DHL to ship 10,000 tons across the Atlantic on wind powered ocean liner

By Our Corporate Bureau | 19 Jan 2008


The Beluga Shipping-owned MS Beluga SkySails, the world's first cargo vessel with an innovative towing kite system will sail from Germany to Venezuela next week. Developed by Hamburg-based SkySails, the unique windpropulsion system is being used in commercial transport for the first time.

It will carry the first part of a complete particleboard factory across the Atlantic, from Bremen in Germany to Venezuela, South America, on behalf of DHL Global Forwarding, the ocean and airfreight arm of the Deutsche Post World Net Group.

The multipurpose vessel will set sail early next week. What makes it so special is a new wind propulsion system with a huge towing kite that provides additional thrust to the ship at sea - a sustainable solution for reducing fuel consumption, costs and emissions.

Once the diesel-powered ship is out at sea, it will unfurl a an especially designed flying sail to supplement its engines with wind power. A computer will adjust the height and the angle of the sail, developed over a period of four years by Hamburg-based SkySails.

Similar to the concept of paragliding, SkySail says its technology, which exerts the force of a tug, can be retrofitted to almost all existing cargo ships.

First-rate quality

MS Beluga SkySails with the
innovative towing kite system.
DHL will transport the particleboard factory to South America for its client, Dieffenbacher, in eight partial shipments for use in a government-sponsored housing project.

Claus Krüger, director at DHL Global Forwarding and responsible for project group Germany, says, "Besides offering our customers first-rate quality in ocean and air freight transports, we are always mindful of the increased need for sustainable logistics solutions. The Beluga SkySails is a forward-looking example of how to implement low-emission ocean freight transports. The promising environmental aspects of the new SkySails System were a major factor in our decision for this charter."

DHL says it has made it its business to provide customers not only efficient logistics services but sustainable transport solutions as well and is increasingly using alternative propulsion systems such as biogas and electric motors. Its business customers in Europe can opt to send their shipments with DHL's carbon-neutral GoGreen service that helps them offset the CO2 emissions caused by the carbon dioxide emitting transportation.

Almost 95 per cent of global trade is conducted by sea. With a growing requirement for shipping to keep pace with the expansion in global trade, the shipping industry's dependence on oil-based fuels will keep rising - so will the pollution levels caused by the industry.

Shipping already accounts for 3 per cent of global carbon dioxide emissions or up to 900 million metric tons, 10 per cent of global sulphur dioxide, 30 per cent of nitrogen oxides apart from huge amounts of soot.

Accordingly, companies relying on ships in their supply chain are increasingly concerned about carbon emissions and the huge fuel costs.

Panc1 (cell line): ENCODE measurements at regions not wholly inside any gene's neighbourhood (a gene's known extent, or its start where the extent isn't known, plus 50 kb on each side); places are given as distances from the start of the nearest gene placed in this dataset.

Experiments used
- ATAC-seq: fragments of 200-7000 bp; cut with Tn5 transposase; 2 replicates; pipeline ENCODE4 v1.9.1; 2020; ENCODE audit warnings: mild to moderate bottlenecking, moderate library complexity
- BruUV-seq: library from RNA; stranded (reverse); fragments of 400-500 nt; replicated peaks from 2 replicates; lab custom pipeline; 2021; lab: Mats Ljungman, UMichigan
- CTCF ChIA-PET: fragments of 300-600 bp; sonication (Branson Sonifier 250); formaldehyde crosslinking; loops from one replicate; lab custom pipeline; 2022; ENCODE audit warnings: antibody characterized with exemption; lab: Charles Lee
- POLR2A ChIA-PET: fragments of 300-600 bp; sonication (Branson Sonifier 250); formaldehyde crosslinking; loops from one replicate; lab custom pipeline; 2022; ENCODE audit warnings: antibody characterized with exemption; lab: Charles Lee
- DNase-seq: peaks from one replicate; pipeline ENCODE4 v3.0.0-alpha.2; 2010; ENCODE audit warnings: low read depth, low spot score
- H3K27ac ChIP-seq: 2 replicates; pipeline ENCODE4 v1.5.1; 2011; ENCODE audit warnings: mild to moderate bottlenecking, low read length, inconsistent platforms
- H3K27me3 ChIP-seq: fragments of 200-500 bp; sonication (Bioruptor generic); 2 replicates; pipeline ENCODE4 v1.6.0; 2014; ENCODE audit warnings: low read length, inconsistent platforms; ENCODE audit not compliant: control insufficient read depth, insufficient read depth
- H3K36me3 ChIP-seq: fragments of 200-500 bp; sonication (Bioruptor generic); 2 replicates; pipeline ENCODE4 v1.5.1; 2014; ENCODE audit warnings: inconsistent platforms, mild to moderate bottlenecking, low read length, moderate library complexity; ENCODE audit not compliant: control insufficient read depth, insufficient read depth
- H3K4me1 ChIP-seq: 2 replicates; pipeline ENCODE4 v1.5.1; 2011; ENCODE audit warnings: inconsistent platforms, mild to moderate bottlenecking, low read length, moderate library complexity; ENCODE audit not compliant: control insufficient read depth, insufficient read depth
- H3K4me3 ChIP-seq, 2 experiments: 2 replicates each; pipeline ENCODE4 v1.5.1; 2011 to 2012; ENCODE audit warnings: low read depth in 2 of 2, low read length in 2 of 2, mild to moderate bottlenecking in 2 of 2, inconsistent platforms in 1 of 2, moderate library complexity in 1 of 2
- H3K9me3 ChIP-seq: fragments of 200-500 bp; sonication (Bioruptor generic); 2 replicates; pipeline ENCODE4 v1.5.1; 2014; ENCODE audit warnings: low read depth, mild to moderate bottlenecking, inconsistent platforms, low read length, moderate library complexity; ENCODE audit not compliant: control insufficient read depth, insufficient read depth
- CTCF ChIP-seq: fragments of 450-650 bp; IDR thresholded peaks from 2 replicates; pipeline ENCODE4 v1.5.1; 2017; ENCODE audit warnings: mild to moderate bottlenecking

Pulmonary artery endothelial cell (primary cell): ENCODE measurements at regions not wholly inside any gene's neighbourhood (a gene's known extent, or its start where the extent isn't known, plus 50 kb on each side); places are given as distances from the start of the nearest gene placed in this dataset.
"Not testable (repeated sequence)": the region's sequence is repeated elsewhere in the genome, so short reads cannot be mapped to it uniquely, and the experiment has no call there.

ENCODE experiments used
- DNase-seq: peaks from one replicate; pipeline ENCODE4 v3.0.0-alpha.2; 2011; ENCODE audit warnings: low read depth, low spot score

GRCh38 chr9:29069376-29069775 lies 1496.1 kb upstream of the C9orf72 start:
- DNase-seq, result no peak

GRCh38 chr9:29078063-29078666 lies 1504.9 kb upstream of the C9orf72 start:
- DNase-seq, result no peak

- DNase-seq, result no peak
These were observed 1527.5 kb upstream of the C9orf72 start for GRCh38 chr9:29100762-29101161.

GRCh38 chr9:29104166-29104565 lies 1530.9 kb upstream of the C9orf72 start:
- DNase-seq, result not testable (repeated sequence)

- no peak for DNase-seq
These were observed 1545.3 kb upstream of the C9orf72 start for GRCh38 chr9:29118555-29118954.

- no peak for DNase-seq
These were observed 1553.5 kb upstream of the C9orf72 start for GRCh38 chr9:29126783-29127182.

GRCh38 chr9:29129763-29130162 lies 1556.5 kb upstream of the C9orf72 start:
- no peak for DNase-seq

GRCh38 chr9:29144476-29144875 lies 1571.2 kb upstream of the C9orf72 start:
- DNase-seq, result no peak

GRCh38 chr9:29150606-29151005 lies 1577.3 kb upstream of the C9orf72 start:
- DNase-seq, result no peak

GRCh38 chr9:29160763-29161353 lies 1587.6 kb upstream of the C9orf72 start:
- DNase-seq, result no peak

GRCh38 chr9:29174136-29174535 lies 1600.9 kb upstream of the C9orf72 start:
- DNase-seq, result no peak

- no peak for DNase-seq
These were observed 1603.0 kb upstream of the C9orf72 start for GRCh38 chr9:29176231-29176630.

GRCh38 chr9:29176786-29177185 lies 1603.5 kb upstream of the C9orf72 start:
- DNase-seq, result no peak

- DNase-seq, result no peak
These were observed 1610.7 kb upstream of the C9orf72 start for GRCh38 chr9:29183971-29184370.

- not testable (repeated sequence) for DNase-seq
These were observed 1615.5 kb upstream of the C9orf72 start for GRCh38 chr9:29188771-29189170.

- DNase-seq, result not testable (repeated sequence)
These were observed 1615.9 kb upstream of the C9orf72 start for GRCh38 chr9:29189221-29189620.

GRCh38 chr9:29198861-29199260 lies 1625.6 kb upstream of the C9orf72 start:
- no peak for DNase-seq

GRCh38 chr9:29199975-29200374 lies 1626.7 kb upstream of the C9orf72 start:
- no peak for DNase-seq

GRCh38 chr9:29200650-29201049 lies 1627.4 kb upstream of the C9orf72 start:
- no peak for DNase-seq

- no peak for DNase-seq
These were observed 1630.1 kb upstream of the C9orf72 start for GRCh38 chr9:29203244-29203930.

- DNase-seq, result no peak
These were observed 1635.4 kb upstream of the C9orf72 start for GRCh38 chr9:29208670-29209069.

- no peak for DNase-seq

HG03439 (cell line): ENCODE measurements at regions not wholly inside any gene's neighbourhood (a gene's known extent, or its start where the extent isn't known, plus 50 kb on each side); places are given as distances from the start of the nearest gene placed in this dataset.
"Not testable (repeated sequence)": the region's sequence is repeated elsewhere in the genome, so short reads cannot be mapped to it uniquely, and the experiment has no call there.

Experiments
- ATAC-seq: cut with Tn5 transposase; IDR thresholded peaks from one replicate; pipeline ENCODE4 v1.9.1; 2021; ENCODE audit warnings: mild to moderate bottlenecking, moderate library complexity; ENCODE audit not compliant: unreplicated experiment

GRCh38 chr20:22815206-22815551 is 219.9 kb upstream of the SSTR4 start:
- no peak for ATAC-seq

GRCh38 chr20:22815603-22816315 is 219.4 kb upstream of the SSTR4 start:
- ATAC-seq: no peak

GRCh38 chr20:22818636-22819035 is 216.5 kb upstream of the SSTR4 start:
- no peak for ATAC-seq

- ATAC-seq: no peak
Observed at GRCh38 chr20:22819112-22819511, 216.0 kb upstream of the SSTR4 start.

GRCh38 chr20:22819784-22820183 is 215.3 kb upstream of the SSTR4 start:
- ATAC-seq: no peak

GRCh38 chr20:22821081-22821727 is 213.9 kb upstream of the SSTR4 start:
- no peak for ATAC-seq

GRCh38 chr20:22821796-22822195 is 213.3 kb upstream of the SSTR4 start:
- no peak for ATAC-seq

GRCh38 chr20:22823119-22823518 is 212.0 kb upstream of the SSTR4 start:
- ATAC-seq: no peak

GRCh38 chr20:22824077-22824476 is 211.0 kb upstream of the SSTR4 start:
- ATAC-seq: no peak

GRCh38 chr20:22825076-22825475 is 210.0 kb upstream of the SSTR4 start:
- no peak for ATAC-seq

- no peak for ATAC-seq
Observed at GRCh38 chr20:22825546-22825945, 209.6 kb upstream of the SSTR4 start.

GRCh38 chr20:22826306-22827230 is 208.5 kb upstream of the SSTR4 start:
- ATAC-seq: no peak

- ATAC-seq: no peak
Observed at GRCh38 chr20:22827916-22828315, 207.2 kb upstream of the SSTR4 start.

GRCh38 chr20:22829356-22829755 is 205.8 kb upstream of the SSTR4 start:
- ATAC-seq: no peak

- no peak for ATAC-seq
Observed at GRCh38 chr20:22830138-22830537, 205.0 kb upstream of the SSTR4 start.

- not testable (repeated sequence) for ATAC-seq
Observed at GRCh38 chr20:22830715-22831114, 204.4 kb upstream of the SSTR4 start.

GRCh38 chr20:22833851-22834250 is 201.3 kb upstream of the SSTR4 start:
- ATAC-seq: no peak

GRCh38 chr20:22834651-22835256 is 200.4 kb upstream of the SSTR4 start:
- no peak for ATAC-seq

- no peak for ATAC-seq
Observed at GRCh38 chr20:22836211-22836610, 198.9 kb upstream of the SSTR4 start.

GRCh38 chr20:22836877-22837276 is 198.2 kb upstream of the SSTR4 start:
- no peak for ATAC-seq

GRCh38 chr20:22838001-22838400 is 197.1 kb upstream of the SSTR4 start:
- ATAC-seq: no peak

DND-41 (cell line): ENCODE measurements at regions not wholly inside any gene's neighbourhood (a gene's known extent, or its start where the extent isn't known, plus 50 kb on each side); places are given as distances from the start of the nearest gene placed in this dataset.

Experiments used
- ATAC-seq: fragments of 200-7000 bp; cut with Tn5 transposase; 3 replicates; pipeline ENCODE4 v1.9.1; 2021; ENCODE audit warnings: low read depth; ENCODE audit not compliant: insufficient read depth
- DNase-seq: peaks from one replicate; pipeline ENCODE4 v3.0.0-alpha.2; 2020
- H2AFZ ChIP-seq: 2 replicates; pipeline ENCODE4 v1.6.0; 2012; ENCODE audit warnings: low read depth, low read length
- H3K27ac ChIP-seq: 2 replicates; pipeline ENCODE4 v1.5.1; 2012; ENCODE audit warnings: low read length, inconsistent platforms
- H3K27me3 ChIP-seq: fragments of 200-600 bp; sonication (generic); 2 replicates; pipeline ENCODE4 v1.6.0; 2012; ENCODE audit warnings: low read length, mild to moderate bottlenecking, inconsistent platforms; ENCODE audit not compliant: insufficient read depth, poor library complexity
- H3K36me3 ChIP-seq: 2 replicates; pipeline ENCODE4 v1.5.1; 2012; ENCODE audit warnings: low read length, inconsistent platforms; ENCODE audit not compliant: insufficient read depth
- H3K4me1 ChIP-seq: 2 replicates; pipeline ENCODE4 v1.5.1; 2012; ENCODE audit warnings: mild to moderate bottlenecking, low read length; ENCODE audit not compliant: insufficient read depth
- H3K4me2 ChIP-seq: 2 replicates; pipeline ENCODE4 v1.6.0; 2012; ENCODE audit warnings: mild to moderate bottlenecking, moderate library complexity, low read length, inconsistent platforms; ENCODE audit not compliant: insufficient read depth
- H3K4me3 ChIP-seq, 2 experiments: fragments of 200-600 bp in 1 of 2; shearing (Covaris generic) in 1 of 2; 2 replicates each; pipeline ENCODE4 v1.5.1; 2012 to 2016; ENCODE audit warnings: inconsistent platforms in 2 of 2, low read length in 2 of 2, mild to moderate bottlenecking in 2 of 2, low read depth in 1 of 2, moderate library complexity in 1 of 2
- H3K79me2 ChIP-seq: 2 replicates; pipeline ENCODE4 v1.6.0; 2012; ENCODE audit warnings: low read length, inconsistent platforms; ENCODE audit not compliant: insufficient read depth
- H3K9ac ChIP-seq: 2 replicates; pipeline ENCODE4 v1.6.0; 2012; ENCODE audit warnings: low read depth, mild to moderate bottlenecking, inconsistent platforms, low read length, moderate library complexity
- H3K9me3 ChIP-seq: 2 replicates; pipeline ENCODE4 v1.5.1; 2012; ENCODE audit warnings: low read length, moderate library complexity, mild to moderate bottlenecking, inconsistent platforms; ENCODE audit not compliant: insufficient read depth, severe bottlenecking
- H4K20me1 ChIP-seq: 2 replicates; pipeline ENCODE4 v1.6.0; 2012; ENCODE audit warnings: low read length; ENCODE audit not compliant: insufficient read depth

Wind is cheaper than oil 

The MS Beluga SkySails
in Bremen's Neustädter Harbour.
On 15 December 2007, Eva Luise Köhler, wife of the Federal Republic of Germany's President, christened the MS Beluga SkySails in Hamburg. The so-called "multipurpose heavy-lift carrier" belongs to the fleet of Bremen shipping company Beluga Shipping GmbH.

The ship is based on the simple principle that wind is cheaper than oil and, at sea, the most inexpensive and cleanest source of energy. The wind propulsion system, which features a towing kite measuring up to 320 square metres, was developed by Hamburg-based firm SkySails and will now be used on ocean-going vessels for the first time.

Depending on the wind conditions, fuel costs can be lowered by between 10 and 35 per cent. A small, 87-metre-long freighter would thus save an average of €280,000 in fuel costs per year.

DHL Global Forwarding loaded MS Beluga SkySails at Neustädter Harbour with parts of the factory supplied by Dieffenbacher, based in Eppingen, Baden-Württemberg.

Krüger says, "In its first partial shipment, the vessel is transporting about 10,000 freight tons from Bremen to Guanta, Venezuela. The route across the Atlantic will take a good two weeks."

The crew of Beluga, led by captain Lutz Heldt, has been undergoing intensive training for the voyage in the last few months, including the handling of the auxiliary wind propulsion system.

Heldt is thus confident that,  "Besides making transoceanic transport safer, the new auxiliary propulsion system also makes it more profitable and eco-friendly: depending on the wind conditions. We're expecting a fuel saving of between ten and 20 per cent - assuming wind conditions are favourable."

Added Krüger, "With the Beluga SkySails' first-ever commercial voyage, DHL, the biggest logistics company on the planet, is again playing a pioneering role in using innovative technologies and sustainable logistics - an aspect that is becoming increasingly important to our customers."

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